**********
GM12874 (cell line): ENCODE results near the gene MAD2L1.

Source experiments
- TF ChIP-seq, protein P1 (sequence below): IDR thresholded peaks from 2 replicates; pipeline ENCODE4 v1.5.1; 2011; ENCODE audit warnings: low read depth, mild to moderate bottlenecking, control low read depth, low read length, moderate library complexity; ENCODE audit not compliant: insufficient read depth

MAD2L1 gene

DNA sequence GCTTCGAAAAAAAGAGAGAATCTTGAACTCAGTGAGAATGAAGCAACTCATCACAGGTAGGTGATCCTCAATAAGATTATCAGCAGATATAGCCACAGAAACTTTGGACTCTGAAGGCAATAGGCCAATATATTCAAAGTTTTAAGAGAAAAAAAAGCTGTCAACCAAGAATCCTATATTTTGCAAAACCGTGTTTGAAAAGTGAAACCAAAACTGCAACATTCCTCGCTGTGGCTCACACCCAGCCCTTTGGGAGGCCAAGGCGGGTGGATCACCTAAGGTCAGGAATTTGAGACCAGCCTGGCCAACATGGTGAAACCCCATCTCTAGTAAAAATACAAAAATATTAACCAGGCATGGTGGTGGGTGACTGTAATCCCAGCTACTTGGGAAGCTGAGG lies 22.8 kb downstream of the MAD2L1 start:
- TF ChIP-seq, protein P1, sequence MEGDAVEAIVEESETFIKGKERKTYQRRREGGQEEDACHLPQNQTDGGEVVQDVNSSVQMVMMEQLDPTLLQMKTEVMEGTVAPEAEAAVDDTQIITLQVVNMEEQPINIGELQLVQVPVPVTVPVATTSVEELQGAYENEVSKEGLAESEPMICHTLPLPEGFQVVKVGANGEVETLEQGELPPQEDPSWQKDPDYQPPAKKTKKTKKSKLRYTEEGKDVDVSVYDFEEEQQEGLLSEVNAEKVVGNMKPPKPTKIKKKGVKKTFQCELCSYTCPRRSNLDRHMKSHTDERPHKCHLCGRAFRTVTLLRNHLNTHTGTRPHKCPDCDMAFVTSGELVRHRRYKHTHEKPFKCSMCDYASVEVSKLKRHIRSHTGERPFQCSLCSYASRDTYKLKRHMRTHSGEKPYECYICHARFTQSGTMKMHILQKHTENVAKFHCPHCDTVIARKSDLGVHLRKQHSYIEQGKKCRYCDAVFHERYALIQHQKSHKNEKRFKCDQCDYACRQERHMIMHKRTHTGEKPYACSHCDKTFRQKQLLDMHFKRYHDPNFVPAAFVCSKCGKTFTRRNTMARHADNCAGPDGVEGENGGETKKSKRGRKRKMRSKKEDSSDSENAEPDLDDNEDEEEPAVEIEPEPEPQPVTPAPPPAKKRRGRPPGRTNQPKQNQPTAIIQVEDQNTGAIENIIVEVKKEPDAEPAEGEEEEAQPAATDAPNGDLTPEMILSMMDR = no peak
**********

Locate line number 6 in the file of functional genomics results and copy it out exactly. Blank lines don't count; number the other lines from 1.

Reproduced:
- TF ChIP-seq, protein P1, sequence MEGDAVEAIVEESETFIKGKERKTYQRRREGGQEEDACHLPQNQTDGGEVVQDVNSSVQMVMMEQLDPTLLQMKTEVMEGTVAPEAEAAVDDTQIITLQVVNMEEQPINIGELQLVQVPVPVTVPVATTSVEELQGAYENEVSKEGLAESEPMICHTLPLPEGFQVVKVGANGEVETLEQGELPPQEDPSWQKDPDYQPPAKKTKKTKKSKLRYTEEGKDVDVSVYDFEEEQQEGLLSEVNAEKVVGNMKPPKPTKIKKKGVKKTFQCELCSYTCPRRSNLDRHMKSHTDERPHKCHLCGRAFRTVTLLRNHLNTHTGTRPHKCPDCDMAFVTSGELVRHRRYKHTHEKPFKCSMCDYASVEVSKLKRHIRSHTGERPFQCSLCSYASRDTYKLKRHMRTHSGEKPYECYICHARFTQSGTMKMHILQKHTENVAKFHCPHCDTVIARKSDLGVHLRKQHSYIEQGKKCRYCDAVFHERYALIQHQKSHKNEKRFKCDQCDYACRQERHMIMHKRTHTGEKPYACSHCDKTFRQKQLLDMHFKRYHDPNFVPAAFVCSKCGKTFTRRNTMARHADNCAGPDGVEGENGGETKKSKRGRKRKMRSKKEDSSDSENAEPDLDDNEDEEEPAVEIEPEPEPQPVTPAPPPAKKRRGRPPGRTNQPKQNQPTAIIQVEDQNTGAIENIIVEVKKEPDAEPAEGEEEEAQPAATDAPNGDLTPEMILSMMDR = no peak